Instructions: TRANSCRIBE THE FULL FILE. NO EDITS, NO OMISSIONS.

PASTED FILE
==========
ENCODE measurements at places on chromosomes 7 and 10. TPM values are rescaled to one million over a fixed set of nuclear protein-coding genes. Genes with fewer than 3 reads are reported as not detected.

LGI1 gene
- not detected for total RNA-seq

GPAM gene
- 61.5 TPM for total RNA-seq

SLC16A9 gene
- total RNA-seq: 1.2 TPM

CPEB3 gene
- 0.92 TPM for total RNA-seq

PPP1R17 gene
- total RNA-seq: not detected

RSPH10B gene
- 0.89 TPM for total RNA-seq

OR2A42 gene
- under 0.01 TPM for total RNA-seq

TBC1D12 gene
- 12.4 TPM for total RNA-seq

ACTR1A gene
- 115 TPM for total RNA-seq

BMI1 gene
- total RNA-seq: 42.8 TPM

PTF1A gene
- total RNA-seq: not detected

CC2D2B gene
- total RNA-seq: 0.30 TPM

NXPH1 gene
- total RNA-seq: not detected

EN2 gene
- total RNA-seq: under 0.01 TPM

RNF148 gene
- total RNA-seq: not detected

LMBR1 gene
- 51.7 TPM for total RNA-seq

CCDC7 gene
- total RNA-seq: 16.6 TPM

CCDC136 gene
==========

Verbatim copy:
ENCODE measurements at places on chromosomes 7 and 10. TPM values are rescaled to one million over a fixed set of nuclear protein-coding genes. Genes with fewer than 3 reads are reported as not detected.

LGI1 gene
- not detected for total RNA-seq

GPAM gene
- 61.5 TPM for total RNA-seq

SLC16A9 gene
- total RNA-seq: 1.2 TPM

CPEB3 gene
- 0.92 TPM for total RNA-seq

PPP1R17 gene
- total RNA-seq: not detected

RSPH10B gene
- 0.89 TPM for total RNA-seq

OR2A42 gene
- under 0.01 TPM for total RNA-seq

TBC1D12 gene
- 12.4 TPM for total RNA-seq

ACTR1A gene
- 115 TPM for total RNA-seq

BMI1 gene
- total RNA-seq: 42.8 TPM

PTF1A gene
- total RNA-seq: not detected

CC2D2B gene
- total RNA-seq: 0.30 TPM

NXPH1 gene
- total RNA-seq: not detected

EN2 gene
- total RNA-seq: under 0.01 TPM

RNF148 gene
- total RNA-seq: not detected

LMBR1 gene
- 51.7 TPM for total RNA-seq

CCDC7 gene
- total RNA-seq: 16.6 TPM

CCDC136 gene